The past few weeks, I have taken some time to deeply think about culture and apps in early childhood, especially with my colleague Kate Highfield, Ph.D. from Macquarie University in Sydney, Australia. My conversations with Kate along with my few days in the country surrounded by nature have provided quality time for me to play with apps and reflect on how these tools do or do not support various cultures. These two recent events have helped me think even more about this issue in the field and curious about solutions others are using to address this issue.
Acknowledging the lack of representation in children’s apps was one of the reasons I started this blog. Instead of accommodating to our current global and heterogeneous societies, a majority of apps are fit for dominant cultures, which makes them limiting and unsupportive of all children’s growth and development. Just as having a library that only represents one sub-culture of the world can be negative for children’s development of self and cultural awareness of others, so too there is potential for apps to have that same negative impact. This understanding makes me wonder about the industry’s concern of this issue and the future of the industry.
With knowing this current status in the field, how are early childhood professionals and parents addressing this issue? I’ll share with you some of my approaches and I would like to hear your strategies with tackling this issue. My number one recommendation is to use apps in which children can create their content. Allowing children to present their world and share their voice are empowering experiences for them. I use open-ended apps so that children of diverse cultures and languages can construct, create, problem solve, and communicate. It also provides another way to convey that who they are and what they do matters to me and important others.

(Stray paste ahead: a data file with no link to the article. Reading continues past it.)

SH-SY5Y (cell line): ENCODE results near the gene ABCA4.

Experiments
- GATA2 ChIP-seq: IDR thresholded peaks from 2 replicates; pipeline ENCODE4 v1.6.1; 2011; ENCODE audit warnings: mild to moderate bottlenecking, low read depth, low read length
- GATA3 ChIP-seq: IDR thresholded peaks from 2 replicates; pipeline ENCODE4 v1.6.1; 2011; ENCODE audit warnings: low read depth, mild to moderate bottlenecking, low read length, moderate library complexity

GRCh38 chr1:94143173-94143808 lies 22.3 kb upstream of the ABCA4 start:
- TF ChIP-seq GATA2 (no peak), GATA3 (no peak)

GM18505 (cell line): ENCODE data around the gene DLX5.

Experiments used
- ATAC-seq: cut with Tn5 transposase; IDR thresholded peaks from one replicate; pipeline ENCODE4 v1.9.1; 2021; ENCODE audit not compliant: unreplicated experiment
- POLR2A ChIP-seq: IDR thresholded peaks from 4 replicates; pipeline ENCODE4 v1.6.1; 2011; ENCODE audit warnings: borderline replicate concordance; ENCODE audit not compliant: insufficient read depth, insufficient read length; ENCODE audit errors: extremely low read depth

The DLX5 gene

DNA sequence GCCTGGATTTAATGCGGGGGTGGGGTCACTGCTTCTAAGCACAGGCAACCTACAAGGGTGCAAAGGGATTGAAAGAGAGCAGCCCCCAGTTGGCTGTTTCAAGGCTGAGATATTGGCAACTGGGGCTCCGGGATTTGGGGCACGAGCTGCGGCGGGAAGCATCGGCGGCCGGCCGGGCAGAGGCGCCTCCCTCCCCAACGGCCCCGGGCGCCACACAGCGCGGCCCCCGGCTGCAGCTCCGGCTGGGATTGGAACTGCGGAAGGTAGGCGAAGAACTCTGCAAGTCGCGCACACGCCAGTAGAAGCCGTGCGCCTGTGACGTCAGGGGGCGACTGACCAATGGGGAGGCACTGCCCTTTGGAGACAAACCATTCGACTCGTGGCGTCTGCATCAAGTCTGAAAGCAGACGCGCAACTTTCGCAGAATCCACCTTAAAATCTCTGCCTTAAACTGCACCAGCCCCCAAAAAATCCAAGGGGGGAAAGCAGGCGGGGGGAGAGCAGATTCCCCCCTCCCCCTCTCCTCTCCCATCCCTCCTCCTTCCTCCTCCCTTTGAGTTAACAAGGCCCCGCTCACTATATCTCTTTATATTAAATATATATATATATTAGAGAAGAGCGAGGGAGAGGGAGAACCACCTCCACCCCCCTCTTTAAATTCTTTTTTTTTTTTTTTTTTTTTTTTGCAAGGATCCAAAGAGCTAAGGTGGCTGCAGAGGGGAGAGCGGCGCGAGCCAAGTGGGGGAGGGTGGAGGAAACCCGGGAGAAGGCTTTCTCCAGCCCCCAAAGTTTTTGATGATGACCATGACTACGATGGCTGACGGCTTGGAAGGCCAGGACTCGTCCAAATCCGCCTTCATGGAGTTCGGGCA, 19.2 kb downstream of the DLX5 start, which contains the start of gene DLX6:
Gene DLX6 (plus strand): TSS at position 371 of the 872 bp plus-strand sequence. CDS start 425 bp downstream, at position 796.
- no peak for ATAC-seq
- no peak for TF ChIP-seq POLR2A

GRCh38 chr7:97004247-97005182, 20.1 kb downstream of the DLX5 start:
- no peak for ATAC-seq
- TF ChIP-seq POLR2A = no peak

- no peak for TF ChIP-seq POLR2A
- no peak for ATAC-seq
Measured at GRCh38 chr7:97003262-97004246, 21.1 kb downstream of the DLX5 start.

In another approach I take is speaking with app developers. I have included this recommendation in my chapter on “Connected Educators” in Technology and Digital Media in the Early Years: Tools for Teaching and Learning. Communicating with app developers can be challenging since often times early childhood professionals and parents don’t use the same language as app developers. However, conferences like Dust or Magic’s App Camp have done a great job of creating an effective, intellectual, and safe environment where media creators and early childhood professionals can come together and discuss best practice for young children. Emailing is also another option if we can’t attend an event like App Camp.
As I continue playing with apps and cruising through the various stores, I remain concerned and mindful about the ways these tools can empower and disempower young children. I like how apps can expose children to new content, provide a safe environment for taking risks, create opportunities to support relationships, and enhance cognitive development, but I’m aware that there may be cultural biases present that are conscious or unconscious to the designer. It’s vital that we continue to be critical users, consumers, and creators of tools so we can help children navigate through this process as they develop.